Like many, we host an annual Friendsgiving celebration in which we get together with friends a couple weeks before Thanksgiving for a holiday-themed potluck.
We call ours The Stomach Stretcher.
I’m no stranger to cooking turkey for Thanksgiving. I’ve been the assigned chef over a number of years, and I’ve become known for converting turkey haters into turkey lovers upon the first taste.
Cooking an amazing turkey is one of those art/science sort of things—kind of like good marketing—and there’s actually a very good chance that you’ve never had a great turkey because it’s an elusive pursuit.
So over the years, I’ve optimized my recipe to create the most consistent results possible. But last year, I didn’t reach my KPIs.
With my track record, it was an absolute mystery to me what had happened.
I’d done everything the same way I’d always done it, but while the white meat was as perfect as it could be, the dark meat wasn’t cooked enough.
I had to figure out what went wrong.
Since a couple of my Friendsgiving friends are admirable cooks, I turned to them to help troubleshoot. A couple of weeks later, one of them sent me an episode of Science Friday that explained the mistake that I’ll never make again.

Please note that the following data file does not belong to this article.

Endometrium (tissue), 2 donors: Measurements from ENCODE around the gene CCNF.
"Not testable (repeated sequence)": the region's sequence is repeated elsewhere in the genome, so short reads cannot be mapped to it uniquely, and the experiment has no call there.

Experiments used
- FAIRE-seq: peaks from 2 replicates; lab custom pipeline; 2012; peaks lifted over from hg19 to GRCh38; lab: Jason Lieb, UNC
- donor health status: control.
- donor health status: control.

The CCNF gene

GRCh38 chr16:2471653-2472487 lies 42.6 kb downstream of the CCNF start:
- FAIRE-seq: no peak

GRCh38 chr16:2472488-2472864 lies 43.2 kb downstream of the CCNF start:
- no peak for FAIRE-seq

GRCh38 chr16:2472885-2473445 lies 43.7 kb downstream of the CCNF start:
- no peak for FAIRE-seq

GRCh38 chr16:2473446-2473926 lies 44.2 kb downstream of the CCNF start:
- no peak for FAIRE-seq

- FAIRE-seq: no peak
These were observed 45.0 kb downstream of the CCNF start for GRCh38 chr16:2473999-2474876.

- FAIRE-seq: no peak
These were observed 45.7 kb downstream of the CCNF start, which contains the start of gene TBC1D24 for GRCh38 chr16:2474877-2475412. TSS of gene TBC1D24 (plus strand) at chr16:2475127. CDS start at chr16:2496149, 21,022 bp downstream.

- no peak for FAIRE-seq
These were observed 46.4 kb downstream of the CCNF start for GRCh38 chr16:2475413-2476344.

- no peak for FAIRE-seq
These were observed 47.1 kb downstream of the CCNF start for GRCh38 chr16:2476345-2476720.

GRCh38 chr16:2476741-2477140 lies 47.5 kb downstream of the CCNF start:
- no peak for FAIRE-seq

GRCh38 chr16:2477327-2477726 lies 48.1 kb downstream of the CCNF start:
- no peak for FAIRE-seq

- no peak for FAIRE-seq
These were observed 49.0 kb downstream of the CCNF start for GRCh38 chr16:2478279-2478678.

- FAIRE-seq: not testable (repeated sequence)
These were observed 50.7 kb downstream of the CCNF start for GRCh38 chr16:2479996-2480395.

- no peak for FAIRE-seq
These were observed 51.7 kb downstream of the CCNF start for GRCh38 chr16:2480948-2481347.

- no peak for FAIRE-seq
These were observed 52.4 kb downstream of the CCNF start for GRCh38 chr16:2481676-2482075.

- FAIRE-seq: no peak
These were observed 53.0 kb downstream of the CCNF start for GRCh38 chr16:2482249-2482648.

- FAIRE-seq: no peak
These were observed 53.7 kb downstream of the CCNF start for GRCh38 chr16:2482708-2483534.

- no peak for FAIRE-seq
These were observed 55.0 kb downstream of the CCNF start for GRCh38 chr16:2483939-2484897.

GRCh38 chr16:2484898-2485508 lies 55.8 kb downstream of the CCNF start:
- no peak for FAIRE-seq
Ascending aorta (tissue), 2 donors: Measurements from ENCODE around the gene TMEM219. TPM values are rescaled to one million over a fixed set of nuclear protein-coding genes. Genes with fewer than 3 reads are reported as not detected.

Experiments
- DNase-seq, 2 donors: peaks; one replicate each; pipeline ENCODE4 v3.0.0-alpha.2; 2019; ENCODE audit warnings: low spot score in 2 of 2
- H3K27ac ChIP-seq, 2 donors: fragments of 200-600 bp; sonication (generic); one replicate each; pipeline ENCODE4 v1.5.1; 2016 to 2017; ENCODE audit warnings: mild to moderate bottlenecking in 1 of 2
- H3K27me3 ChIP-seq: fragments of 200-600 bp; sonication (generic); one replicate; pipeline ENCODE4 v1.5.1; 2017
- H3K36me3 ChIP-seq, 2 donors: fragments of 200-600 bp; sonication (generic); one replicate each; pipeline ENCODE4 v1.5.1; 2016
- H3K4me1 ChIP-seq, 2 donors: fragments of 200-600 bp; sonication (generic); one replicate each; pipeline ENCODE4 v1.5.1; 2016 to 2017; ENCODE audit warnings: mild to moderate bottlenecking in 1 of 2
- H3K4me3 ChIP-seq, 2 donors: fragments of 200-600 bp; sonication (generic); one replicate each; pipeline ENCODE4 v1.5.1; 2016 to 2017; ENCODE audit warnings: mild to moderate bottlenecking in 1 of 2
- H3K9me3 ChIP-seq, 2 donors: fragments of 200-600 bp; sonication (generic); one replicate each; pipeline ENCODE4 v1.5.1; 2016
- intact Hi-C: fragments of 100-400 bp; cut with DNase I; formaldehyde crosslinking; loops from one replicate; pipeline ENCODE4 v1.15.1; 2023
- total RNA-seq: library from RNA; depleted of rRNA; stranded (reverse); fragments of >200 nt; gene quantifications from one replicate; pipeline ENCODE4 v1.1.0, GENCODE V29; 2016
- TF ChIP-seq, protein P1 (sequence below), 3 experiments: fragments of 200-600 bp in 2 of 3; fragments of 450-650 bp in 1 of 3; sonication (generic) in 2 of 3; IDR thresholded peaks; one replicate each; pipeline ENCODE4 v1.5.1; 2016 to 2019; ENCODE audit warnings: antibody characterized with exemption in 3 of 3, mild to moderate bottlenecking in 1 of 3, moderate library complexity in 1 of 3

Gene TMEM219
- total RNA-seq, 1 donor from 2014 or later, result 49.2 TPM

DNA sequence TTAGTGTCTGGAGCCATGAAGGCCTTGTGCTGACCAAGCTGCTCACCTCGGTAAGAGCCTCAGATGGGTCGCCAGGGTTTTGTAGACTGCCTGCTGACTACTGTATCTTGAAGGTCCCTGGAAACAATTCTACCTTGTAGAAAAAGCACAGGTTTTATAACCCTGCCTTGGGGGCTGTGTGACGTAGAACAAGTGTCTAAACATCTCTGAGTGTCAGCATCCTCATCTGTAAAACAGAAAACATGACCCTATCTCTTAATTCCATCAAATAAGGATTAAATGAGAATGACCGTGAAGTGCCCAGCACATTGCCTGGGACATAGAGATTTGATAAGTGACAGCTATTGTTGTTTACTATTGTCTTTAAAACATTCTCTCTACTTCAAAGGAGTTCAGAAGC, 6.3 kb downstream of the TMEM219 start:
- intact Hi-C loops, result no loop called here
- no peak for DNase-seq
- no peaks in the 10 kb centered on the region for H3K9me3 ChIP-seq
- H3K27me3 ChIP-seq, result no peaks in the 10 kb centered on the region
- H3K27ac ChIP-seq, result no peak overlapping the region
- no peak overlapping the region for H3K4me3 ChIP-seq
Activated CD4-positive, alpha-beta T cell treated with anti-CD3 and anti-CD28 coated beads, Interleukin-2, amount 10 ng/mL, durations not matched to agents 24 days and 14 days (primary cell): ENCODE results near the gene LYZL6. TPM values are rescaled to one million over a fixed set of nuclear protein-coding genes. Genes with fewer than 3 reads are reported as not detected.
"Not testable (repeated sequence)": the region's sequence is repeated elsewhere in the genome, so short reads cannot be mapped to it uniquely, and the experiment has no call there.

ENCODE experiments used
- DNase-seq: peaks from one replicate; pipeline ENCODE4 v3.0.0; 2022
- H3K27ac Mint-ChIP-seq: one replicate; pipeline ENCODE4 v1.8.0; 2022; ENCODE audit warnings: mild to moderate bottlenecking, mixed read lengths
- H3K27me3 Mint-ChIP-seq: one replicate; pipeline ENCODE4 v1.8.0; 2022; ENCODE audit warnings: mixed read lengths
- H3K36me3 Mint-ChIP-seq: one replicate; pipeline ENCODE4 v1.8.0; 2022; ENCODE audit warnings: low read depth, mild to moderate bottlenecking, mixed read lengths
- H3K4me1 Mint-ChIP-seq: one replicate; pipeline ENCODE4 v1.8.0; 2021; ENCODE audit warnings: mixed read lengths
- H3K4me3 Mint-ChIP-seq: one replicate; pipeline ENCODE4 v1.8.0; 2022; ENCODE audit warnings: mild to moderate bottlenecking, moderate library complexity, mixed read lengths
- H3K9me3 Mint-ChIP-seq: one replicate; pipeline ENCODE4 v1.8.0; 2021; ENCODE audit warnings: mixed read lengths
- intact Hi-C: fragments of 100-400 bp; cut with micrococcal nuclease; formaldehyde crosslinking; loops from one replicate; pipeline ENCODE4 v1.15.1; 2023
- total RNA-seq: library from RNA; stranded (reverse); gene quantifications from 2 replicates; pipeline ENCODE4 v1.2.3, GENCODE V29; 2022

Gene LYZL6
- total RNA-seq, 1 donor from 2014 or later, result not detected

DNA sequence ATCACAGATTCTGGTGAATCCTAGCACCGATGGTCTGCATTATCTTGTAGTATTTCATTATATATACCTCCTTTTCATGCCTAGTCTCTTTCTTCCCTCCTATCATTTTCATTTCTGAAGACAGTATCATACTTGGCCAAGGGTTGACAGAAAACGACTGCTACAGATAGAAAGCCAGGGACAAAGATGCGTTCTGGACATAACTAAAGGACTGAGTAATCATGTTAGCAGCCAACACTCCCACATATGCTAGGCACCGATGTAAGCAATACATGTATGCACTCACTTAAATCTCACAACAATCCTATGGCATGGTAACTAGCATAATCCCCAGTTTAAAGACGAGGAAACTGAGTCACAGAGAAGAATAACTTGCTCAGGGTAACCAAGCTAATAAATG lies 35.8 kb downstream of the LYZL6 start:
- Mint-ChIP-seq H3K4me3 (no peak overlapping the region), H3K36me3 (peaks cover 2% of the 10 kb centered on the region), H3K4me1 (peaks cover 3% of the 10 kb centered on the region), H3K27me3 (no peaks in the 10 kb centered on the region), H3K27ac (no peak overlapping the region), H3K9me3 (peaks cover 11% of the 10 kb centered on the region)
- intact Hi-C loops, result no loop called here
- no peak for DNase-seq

I made one small change that didn’t feel like a big deal at the time, but it turns out it was: I used a new fancy roasting pan.
It was thick and heavy, and I thought it was perfect for roasting a turkey.
Turns out it was the opposite of perfect since this thick, high-sided pan created a heat sink that caused the bird to cook unevenly.
As a confident turkey roaster, I trust my gut, and I’ll still continue to experiment in cooking based on what I know.
But in this case, I introduced a critical error by going with my gut instead of taking some time to research ahead of time.
We can get so comfortable in our expertise that it’s sometimes hard to take an objective look at what we’re doing and why.
But with a growth mindset and a little outside perspective, we can grow and excel.
I bet you want that turkey recipe, don’t you?
Well, here it is—the best ever roast turkey recipe that will make you the legend of Thanksgiving. And maybe you’ll be able to make even more improvements on it. Let me know!
(And if your brand marketing isn’t performing like it used to or if you need that objective outside perspective, reach out. Walden Hyde has a lot of amazing well-tested recipes for things other than turkeys.)